Category Archives: Sightings

Great Works of Fiction Presents: The Mobile Context

I love fiction. UFOs, unicorns, faith healing, the Mobile Web, the Mobile Context, psychics. Speaking of which…

I’m sure many of you have heard of cold reading. Cold reading is one of many toolkits used by psychics to convince others (and often themselves) that they know more about a person than they actually do. One of the more well-known and obvious cold reading techniques is the use of simple, broad-stroke statistics. There are lots of people in the world named John. Chances are, if I looked you in the eye, contorted my face, feigned mind-agony and said, “I see a J. Someone in your life… James? John? Someone is having some serious financial trouble,” I’d have a good chance of being technically correct. And that’s not even a good read. But the thing that makes ruses like this work is that you, the user, are filling in the blanks for me. You search your brain and you find John. Or James. Oh you mean Jason, my cousin’s sister’s boyfriend, who does have financial trouble.” Two weeks later, you’ll swear I knew about Jason’s stolen credit card.

In the Mobile Context—you know, that magical fairy-tale place we go whenever we use the Web on our tablets or phones—users apparently don’t need to fill in the blanks. The People Who Make Websites make these decisions. In the Mobile Context, you see, people change. The slide lock on their phone transforms them into beings with different needs. And I use an Android phone, which means my needs are different than an iOS user, because the user experience is obviously not as important to me. Cough.

Cold reading happens in the Mobile Context. Some might find the above sarcasm a rehash of Mark Kirby’s wonderful mind reading assertion. But it’s not, because if I could really mind-read, I would really know what you’re thinking. But I don’t. So I’m not mind-reading, I’m cold reading. And you’re not able to fill in the blanks for me, because a web page is mostly a one-way thing. I can’t quickly change my story by watching your face for signs that I’m on the right track. So when I decide to make decisions for you, I’m potentially sabotaging the experience for the both of us.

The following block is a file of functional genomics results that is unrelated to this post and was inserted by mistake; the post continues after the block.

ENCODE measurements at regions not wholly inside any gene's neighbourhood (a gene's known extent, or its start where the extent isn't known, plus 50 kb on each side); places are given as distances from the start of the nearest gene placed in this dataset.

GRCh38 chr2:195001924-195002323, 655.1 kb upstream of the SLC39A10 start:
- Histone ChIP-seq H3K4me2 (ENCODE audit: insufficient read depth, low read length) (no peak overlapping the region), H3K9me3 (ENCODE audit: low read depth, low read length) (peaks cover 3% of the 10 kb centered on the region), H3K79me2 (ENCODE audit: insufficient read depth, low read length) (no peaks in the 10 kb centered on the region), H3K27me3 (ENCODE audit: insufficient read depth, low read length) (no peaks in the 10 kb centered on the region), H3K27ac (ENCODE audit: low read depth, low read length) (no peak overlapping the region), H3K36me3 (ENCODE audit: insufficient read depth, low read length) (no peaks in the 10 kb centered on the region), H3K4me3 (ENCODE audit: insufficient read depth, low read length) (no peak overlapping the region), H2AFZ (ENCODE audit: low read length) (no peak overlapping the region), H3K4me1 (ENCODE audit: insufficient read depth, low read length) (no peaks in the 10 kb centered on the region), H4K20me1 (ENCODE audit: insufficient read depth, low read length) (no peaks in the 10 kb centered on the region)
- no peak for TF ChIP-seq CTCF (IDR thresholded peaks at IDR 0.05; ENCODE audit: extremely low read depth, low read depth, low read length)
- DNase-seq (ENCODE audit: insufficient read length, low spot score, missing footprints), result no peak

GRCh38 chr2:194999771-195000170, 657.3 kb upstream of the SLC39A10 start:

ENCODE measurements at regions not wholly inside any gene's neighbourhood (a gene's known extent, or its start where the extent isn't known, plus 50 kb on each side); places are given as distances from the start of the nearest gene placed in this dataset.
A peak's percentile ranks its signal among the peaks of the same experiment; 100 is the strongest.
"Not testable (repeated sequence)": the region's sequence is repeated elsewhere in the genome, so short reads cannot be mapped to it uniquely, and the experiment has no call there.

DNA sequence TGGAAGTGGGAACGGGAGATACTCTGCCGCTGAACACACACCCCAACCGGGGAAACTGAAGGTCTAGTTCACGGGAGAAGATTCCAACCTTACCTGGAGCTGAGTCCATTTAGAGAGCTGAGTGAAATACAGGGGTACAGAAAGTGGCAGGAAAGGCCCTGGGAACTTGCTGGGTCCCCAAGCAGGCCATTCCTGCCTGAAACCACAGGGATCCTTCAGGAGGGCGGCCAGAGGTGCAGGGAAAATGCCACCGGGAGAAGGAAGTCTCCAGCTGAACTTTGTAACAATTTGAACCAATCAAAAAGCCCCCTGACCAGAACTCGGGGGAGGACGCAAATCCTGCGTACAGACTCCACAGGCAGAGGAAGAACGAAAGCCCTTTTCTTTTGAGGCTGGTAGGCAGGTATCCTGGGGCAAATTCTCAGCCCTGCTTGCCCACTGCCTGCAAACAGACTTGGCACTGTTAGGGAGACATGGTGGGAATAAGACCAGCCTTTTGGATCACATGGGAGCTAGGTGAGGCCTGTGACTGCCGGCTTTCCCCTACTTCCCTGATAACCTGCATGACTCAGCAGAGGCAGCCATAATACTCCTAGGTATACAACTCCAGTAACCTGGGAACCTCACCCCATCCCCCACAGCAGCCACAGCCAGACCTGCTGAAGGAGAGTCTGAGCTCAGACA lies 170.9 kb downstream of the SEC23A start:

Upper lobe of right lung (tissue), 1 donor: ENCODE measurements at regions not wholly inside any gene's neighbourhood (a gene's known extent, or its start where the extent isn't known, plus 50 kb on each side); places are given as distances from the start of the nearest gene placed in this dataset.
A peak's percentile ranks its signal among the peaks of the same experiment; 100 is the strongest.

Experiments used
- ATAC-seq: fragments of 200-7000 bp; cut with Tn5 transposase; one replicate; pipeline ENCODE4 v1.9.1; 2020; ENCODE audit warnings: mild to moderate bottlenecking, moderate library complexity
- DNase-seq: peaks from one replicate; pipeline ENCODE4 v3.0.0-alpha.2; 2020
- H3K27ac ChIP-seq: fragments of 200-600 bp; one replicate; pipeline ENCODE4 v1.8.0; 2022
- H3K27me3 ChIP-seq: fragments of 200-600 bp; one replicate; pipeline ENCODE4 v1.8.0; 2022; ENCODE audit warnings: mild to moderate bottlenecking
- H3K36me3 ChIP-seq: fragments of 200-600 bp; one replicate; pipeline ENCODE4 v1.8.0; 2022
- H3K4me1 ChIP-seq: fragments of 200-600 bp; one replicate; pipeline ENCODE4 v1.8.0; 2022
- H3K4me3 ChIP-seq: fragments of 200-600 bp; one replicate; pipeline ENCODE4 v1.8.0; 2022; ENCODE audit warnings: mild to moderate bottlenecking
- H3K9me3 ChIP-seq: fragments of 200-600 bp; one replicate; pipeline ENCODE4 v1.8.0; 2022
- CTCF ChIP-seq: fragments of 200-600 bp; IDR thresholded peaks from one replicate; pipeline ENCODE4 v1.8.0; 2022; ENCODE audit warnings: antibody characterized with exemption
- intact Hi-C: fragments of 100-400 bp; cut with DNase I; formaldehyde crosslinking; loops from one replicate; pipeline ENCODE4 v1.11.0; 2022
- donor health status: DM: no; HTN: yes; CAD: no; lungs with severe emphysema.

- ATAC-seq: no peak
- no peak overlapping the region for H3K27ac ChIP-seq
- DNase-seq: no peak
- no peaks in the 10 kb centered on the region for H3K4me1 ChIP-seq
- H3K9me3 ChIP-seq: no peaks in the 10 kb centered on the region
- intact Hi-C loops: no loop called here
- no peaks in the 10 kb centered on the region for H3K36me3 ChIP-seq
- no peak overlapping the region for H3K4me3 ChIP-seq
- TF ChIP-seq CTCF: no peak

So what do we Web-makers do? We infer things based on the device you’re using. And statistics. Analytics. Which means we’ll probably be right much of the time, or some of the time. But there is someone who is right all of the time when it comes to knowing which task a user wants to do in a given situation, even in pretend-universes like Mobile Context: the user, right? If I walk into a coffee shop where they also sell sandwiches, you might be wrong to assume I want a coffee. But if you ask me what I want, and I say, “I’d like a sandwich,” there’s a pretty decent chance that I want a sandwich, yes? And you didn’t get distracted by the fact that 87% of your clients order coffee. And the most beautiful part is this: you didn’t have to put up new menus and change the furniture because I’m a sandwich person. You just need to offer me the choice of a sandwich or a coffee and guess what? I’ll make the choice and order my sandwich.

At Mobilism this year I met Christiaan Lustig, a nice guy and web professional who’s doing a lot of research into responsive design related subjects. He recently wrote an article about top task analysis. The article was actually about many things and it seems so fair to each point of view that I may be missing a single defined argument, but prioritizing top tasks based on user’s needs seems to be the gist of the article. I can agree with that. However, the article also used some examples that really show some current industry thinking I strongly disagree with. Here’s an excerpt from an example about a bank site (go take a look) that just kills me:

“More than 50 per cent of their website visitors are on a mobile device. And 98 per cent of those users go directly to the online banking login.”

That means 49 per cent of all visitors go directly to the online banking login.[…]

First, take a minute to recover from the shock that a majority of banking customers actually plan to do some banking on a bank website. Then notice that we’re provided with only the mobile side of the statistics. 49 percent of all visitors is just plain wrong, unless none of the desktop users go directly to the banking login. We can’t learn from conclusions unless we know what led to them. What do the desktop users do on the site?

To be clear, I’m not criticizing the author of the article at all. I am criticizing the thinking and assumptions behind what many organizations are doing in and around content and responsive web design.